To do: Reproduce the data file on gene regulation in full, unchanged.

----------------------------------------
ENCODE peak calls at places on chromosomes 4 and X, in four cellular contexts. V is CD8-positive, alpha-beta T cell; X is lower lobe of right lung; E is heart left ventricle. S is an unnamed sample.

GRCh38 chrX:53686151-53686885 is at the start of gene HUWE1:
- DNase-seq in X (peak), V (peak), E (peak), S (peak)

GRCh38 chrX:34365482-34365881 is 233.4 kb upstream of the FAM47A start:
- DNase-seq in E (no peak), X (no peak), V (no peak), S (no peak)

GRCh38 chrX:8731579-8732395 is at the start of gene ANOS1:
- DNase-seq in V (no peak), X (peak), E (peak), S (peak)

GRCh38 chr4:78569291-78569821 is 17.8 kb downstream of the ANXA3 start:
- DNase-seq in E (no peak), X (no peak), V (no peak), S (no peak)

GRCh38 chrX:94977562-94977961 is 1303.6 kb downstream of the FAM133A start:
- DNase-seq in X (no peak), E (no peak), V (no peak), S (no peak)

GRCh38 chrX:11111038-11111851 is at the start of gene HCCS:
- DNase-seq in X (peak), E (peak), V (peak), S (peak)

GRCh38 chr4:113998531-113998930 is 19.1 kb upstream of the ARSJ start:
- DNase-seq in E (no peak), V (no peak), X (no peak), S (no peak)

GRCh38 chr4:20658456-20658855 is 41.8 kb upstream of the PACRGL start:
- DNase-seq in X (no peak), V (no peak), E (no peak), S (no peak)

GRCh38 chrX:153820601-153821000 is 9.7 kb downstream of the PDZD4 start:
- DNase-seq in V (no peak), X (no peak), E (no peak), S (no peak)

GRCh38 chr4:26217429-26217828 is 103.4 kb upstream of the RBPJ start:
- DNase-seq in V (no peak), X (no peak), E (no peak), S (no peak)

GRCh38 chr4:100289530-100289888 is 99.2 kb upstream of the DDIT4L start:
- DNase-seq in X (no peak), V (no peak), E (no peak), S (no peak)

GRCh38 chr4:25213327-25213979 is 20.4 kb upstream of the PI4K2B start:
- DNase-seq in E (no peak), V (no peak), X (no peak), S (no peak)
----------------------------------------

ENCODE peak calls at places on chromosomes 4 and X, in four cellular contexts. V is CD8-positive, alpha-beta T cell; X is lower lobe of right lung; E is heart left ventricle. S is an unnamed sample.

GRCh38 chrX:53686151-53686885 is at the start of gene HUWE1:
- DNase-seq in X (peak), V (peak), E (peak), S (peak)

GRCh38 chrX:34365482-34365881 is 233.4 kb upstream of the FAM47A start:
- DNase-seq in E (no peak), X (no peak), V (no peak), S (no peak)

GRCh38 chrX:8731579-8732395 is at the start of gene ANOS1:
- DNase-seq in V (no peak), X (peak), E (peak), S (peak)

GRCh38 chr4:78569291-78569821 is 17.8 kb downstream of the ANXA3 start:
- DNase-seq in E (no peak), X (no peak), V (no peak), S (no peak)

GRCh38 chrX:94977562-94977961 is 1303.6 kb downstream of the FAM133A start:
- DNase-seq in X (no peak), E (no peak), V (no peak), S (no peak)

GRCh38 chrX:11111038-11111851 is at the start of gene HCCS:
- DNase-seq in X (peak), E (peak), V (peak), S (peak)

GRCh38 chr4:113998531-113998930 is 19.1 kb upstream of the ARSJ start:
- DNase-seq in E (no peak), V (no peak), X (no peak), S (no peak)

GRCh38 chr4:20658456-20658855 is 41.8 kb upstream of the PACRGL start:
- DNase-seq in X (no peak), V (no peak), E (no peak), S (no peak)

GRCh38 chrX:153820601-153821000 is 9.7 kb downstream of the PDZD4 start:
- DNase-seq in V (no peak), X (no peak), E (no peak), S (no peak)

GRCh38 chr4:26217429-26217828 is 103.4 kb upstream of the RBPJ start:
- DNase-seq in V (no peak), X (no peak), E (no peak), S (no peak)

GRCh38 chr4:100289530-100289888 is 99.2 kb upstream of the DDIT4L start:
- DNase-seq in X (no peak), V (no peak), E (no peak), S (no peak)

GRCh38 chr4:25213327-25213979 is 20.4 kb upstream of the PI4K2B start:
- DNase-seq in E (no peak), V (no peak), X (no peak), S (no peak)